[1990] 1 WLR 946, 952, a statute which gives rights to interfere with the liberty
734 British Government and the Constitution

of the citizen ˜ought to be construed strictly against those purporting to exer-
cise those rights™. See now on this matter the dictum of Lord Ho¬mann in ex p
Simms (above).
This judicial tendency was formerly most evident in that ˜particular vigilance™
in which lawyers were trained in the ¬eld of the protection of property rights
(Lord Radcli¬e in Burmah Oil Co Ltd v Lord Advocate [1965] AC 75, 118): see,
for example, Central Control Board v Cannon Brewery Co Ltd [1919] AC 744,
752. But the courts have also been able to protect, against indirect or accidental
displacement by statute, such rights as personal liberty, freedom of movement,
access to the courts, the right to communicate con¬dentially with a legal adviser
under legal professional privilege, and the right not to be punished for an act
which was not an o¬ence at the time it was done. (See DPP v Bhagwan [1972]
AC 60 (right of British subject to enter United Kingdom); Waddington v Miah
[1974] 1 WLR 683 (non-liability to retrospective penalty); R v Hallstrom, ex p W
[1986] QB 1090 (liberty of the subject); R (Morgan Grenfell & Co Ltd v Special
Commissioner of Income Tax [2002] UKHL 21, [2003] 1 AC 563 (legal profes-
sional privilege).)
Here as elsewhere, however, the judicial record has not been consistent, for
the courts have on occasion strained the language of statute in favour of the
power-wielding authority and so as to restrict the individual™s zone of freedom.
Two recent examples stand out: R v Z [2005] UKHL 35, [2005] 2 AC 645 and
R (Haw) v Secretary of State for the Home Department [2006] EWCA Civ 532,
[2006] 3 WLR 40.

R v Z [2005] UKHL 35, [2005] 2 AC 645
Section 3 of the Terrorism Act 2000 provides that ˜an organisation is proscribed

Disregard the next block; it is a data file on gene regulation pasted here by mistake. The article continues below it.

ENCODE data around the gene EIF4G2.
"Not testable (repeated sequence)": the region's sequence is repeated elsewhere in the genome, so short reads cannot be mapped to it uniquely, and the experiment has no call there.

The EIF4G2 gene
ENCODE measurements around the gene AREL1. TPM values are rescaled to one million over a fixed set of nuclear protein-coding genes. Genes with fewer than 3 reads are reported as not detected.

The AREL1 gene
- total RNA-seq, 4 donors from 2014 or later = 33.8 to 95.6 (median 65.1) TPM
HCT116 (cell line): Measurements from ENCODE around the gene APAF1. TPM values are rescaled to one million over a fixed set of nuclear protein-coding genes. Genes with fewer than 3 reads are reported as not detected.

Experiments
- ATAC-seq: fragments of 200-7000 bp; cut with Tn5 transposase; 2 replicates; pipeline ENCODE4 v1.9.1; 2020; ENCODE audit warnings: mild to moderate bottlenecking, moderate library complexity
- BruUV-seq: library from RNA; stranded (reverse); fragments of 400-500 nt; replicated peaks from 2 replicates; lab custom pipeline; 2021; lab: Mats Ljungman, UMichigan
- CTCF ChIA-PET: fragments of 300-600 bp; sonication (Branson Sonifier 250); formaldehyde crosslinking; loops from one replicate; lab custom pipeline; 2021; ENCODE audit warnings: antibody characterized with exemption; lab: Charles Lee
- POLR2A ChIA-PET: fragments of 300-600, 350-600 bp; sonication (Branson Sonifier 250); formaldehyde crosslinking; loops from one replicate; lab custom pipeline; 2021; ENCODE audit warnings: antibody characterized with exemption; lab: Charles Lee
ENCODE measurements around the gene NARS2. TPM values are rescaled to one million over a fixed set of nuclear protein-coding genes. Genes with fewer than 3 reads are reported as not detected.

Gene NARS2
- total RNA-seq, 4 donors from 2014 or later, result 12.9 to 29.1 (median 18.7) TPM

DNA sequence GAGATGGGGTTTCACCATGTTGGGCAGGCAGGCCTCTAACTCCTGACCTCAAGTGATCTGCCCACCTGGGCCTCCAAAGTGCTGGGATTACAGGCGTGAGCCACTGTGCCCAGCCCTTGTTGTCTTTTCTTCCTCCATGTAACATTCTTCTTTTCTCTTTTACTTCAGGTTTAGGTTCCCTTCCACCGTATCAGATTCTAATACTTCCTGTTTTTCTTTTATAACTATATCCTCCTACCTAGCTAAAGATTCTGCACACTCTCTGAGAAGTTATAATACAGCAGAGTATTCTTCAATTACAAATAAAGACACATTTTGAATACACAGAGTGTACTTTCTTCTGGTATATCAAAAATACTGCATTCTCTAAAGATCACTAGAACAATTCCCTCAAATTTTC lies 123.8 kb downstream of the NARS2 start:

if (a) it is listed in Schedule 2 to the Act or (b) it operates under the same name
as an organisation listed in that Schedule™. The consequences of proscription
could hardly be more serious: section 11 of the Act makes it a criminal o¬ence,
punishable by up to ten years™ imprisonment, to belong or even to profess to
belong to a proscribed organisation. A number of defendants were charged with
being members of the Real Irish Republican Army (˜Real IRA™), contrary to
section 11. They argued in their defence that the Real IRA was not proscribed,
as it was not listed in Schedule 2 to the Terrorism Act. Whereas the ˜Irish
Republican Army™ (IRA) was proscribed, as was the ˜Continuity Army Council™,
the Real IRA was not. The trial judge accepted the defence and acquitted the
defendants on that ground. The Attorney General for Northern Ireland referred
the matter to the Court of Appeal of Northern Ireland, which ruled, contrary
to the trial judge, that a person does commit an o¬ence under section 11 if he
or she belongs, or professes to belong, to the Real IRA. On appeal to the House
of Lords their Lordships unanimously agreed with the Court of Appeal.
The House of Lords noted that the Real IRA was distinguished from other
735 Liberty and the constitution

organisations in other contexts: the Northern Ireland (Sentences) Act 1998 pro-
vides for the accelerated release of certain prisoners convicted of terrorist
o¬ences, but not if the prisoners are supporters of a speci¬ed organisation. Four
such organisations have been speci¬ed by the Secretary of State: the Continuity
IRA, the Real IRA, the Irish National Liberation Army and the Loyalist
Volunteer Force. In this context, care has been taken to distinguish the IRA from
the Continuity IRA and from the Real IRA, both of which have been recognised
as di¬erent for these purposes from the IRA itself. Nonetheless, the House ruled
that in the context of the Terrorism Act 2000 the inclusion on the list of pro-
scribed organisations of the IRA was to be read as including the Real IRA.
Counsel for the defendants conceded that the Real IRA is a terrorist organisa-
tion deserving of proscription but he insisted that the task of the courts is to
interpret the provision that Parliament has actually enacted and not (in the
words of Lord Bingham at [16]) ˜to give e¬ect to an inferred intention of
Parliament not fairly to be derived from the language of the statute™. Lord
Carswell defended the decision of the House of Lords by referring (at [49]) to